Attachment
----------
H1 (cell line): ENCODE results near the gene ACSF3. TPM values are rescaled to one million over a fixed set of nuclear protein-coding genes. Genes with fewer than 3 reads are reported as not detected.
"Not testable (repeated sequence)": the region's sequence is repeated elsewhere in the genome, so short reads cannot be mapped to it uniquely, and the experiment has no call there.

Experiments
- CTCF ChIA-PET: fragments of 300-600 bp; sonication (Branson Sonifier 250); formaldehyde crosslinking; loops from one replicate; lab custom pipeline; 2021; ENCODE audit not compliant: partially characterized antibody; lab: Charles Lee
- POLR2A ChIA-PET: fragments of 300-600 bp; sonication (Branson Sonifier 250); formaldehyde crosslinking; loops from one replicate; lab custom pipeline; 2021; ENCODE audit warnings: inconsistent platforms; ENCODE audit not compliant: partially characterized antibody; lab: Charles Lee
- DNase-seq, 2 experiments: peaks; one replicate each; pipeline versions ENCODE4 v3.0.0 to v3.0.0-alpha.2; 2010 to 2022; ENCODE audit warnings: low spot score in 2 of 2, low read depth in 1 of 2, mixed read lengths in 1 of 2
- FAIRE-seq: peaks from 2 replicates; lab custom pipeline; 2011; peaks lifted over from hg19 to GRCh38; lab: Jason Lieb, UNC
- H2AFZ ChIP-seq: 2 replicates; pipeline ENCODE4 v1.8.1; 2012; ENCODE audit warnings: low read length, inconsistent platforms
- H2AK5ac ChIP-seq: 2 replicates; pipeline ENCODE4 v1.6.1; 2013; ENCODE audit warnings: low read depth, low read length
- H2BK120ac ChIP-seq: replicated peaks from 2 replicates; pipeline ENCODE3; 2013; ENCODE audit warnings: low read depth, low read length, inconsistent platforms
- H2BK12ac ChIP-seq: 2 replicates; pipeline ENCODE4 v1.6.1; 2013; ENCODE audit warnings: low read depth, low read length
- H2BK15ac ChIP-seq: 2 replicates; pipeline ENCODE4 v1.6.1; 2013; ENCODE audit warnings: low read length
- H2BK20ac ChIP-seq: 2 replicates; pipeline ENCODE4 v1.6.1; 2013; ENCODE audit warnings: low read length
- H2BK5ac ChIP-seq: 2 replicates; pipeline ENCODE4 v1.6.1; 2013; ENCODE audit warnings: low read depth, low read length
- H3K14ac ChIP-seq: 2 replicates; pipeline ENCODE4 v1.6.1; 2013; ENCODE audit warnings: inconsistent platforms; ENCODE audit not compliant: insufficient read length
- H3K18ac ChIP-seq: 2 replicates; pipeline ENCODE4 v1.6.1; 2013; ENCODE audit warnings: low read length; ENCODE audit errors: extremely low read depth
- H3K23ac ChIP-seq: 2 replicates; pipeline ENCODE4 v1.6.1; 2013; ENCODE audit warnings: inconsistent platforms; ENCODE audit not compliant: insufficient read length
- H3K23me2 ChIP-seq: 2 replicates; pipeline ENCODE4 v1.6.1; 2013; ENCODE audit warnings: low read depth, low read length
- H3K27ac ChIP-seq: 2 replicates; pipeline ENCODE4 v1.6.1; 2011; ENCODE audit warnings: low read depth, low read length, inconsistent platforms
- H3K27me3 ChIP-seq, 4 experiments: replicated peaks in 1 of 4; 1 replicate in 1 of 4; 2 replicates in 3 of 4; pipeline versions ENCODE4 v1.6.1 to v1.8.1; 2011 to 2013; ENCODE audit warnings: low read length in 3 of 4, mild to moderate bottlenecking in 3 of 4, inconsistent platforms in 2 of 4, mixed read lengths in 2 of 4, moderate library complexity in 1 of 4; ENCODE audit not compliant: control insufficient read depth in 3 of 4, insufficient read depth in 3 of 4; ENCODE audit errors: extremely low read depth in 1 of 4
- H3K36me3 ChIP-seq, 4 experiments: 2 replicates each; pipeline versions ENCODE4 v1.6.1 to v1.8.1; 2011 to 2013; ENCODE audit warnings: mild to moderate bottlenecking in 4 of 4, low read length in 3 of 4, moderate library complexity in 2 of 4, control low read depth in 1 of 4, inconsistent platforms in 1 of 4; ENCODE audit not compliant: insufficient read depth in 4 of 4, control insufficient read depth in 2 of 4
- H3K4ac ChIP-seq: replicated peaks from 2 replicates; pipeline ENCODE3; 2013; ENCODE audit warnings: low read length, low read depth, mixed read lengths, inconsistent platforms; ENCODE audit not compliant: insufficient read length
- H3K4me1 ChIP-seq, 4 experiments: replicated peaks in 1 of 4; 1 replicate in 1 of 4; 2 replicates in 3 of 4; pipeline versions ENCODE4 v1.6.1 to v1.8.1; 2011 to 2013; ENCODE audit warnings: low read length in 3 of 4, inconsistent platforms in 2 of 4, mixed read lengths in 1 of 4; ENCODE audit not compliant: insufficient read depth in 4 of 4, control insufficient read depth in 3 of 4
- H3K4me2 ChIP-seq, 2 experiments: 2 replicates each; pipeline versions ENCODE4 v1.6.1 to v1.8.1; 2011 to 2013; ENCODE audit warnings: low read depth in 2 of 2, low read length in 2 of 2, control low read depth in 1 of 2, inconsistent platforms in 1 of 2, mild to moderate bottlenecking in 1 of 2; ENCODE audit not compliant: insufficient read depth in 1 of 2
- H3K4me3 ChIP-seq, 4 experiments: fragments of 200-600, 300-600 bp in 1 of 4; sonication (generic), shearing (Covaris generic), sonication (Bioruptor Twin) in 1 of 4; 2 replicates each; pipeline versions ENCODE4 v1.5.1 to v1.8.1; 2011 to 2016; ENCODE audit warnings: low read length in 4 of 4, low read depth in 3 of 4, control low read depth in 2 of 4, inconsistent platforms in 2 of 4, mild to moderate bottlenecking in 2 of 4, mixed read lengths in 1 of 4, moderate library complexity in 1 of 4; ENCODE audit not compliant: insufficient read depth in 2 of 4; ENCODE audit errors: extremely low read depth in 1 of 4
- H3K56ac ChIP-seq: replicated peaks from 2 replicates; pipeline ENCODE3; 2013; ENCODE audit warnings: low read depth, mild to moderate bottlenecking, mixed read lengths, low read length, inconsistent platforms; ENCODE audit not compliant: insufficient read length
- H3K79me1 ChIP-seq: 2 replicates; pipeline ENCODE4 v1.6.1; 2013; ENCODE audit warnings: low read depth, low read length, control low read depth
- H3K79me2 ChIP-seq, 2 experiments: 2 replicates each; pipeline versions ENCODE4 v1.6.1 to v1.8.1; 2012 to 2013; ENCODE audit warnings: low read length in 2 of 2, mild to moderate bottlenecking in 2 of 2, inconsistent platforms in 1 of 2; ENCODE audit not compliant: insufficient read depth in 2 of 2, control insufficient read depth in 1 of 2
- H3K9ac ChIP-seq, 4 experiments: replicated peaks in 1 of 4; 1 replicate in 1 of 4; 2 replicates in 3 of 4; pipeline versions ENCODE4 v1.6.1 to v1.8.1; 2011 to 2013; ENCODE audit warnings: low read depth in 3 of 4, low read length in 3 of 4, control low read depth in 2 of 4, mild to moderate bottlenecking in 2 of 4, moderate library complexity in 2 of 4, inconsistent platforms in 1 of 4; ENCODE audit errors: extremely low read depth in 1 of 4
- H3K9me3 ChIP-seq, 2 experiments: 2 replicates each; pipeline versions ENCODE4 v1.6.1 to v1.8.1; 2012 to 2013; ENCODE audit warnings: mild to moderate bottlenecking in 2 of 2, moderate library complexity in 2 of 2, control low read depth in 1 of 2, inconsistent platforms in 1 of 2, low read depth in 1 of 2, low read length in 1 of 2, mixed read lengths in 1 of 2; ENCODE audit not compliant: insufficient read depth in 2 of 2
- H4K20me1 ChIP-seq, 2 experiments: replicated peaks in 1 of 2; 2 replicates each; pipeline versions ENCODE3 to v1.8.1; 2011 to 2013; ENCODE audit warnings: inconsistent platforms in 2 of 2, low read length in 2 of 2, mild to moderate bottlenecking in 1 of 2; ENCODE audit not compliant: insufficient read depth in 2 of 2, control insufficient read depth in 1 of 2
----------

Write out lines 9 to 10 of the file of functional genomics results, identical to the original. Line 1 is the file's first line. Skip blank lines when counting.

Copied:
- H2AK5ac ChIP-seq: 2 replicates; pipeline ENCODE4 v1.6.1; 2013; ENCODE audit warnings: low read depth, low read length
- H2BK120ac ChIP-seq: replicated peaks from 2 replicates; pipeline ENCODE3; 2013; ENCODE audit warnings: low read depth, low read length, inconsistent platforms